A few weeks ago we packed up our van, loaded up our six kids, and headed to the beach. We'd been planning it for months, to go back to the Oregon coast, to stay at the house we'd stayed at the year before, with its perfect view, and its short little walk to the beach. The kids had been looking forward to it for weeks, and we'd all been giddy to get there and get settled and start our adventure.

Except that I thought we were checking in on Sunday, and we were actually checking in on Monday, and I only just realized it as we were driving to the gas station to fill up for our four-plus hour trek to the sea. Whoops. My husband, being the amazing, light hearted man that he is, said we should just make an adventure of it and so we did. We decided to surprise the kids with a night in a hotel close to the Tillamook Cheese Factory, our ice cream destination, and let them splash around in the hotel pool and order room service (grilled cheese from the diner) and extend our vacation an extra day. It ended up being perfect.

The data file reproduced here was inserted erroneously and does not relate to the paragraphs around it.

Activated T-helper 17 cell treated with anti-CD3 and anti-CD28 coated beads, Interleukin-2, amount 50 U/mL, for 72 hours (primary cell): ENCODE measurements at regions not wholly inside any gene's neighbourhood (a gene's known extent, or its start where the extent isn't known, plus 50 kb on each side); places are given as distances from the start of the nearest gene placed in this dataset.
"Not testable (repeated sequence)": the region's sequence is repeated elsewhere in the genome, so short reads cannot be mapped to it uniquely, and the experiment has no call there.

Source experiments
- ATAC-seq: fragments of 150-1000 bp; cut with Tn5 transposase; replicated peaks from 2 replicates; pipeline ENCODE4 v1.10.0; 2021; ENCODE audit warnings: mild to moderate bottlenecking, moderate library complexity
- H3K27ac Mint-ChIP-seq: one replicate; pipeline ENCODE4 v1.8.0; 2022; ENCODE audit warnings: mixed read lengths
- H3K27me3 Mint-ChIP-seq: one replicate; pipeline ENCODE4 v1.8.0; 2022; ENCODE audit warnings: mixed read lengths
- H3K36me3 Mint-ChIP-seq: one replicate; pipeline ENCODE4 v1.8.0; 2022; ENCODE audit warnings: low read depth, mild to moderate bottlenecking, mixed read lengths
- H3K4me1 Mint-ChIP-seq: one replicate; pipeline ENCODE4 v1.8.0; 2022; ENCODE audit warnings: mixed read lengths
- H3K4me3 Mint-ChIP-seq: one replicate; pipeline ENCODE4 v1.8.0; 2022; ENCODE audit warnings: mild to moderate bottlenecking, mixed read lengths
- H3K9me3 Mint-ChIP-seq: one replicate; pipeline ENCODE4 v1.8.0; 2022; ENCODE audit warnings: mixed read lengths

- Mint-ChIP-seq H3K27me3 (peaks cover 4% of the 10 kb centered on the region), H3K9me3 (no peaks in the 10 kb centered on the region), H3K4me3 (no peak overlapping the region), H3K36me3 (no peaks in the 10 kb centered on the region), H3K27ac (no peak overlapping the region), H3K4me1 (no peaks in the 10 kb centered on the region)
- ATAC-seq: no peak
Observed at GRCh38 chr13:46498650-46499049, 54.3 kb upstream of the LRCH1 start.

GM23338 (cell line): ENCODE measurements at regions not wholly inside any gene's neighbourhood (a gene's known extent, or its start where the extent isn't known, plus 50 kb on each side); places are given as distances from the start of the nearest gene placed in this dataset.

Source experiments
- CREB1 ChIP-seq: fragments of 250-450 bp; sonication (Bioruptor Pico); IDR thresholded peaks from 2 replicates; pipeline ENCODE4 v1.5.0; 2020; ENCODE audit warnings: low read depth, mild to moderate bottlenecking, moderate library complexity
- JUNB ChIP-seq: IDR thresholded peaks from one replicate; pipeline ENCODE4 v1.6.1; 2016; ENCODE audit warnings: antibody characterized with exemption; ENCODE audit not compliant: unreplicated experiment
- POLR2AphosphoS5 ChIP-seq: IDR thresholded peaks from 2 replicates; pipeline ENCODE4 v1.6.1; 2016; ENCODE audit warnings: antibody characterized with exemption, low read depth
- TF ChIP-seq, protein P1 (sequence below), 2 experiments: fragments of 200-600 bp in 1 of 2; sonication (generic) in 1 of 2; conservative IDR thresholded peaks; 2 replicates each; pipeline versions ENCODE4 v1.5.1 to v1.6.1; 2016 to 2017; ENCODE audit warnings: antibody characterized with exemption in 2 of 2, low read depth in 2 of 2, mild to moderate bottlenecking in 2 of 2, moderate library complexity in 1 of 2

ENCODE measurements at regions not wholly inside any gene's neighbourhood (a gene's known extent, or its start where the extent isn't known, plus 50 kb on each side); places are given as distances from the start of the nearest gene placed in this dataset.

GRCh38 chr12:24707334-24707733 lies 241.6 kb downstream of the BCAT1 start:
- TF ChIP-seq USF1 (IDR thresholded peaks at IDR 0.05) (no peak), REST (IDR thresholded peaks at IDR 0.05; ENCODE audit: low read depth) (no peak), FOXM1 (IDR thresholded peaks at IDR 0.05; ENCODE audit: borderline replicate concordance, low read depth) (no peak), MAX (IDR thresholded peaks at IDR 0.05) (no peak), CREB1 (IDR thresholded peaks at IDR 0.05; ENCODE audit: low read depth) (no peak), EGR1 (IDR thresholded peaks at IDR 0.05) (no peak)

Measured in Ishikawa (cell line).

We spent the next four days exploring candy shops, eating salt water taffy, walking along the beach, playing card games, cozying up during the rainstorms, sampling salmon jerky, and soaking up lots of family time. The weather was sunny two of the days, and rainy the other two. There is something so magical and cozy and wonderful about being at the beach during a storm. Just like last year, we made a little treat buffet of caramel apples and candy and kettle corn and had a movie night with the boys. We scrolled through Netflix and came upon the Prince of Egypt, which I remember loving and then quickly realized it was way too intense for our kindergartners (again, whoops). So we switched to Robin Hood, which Nick had just read through with them, and we laughed and snacked and they were over the moon over a special late night with mom and dad. Nick and I also had our own movie night as we watched Chef (so good!) and drooled over the food and dreamt of having a family food truck.

It was the perfect little vacation - no huge agenda, just our family spending time together, mesmerized by the Pacific, eating plenty of sugar, drinking cappuccinos (grown ups only because my kids need caffeine, like, never) and feeling grateful for all the good things we've been given in each other. We'll miss you, Oregon Coast, and can't wait for our next adventure!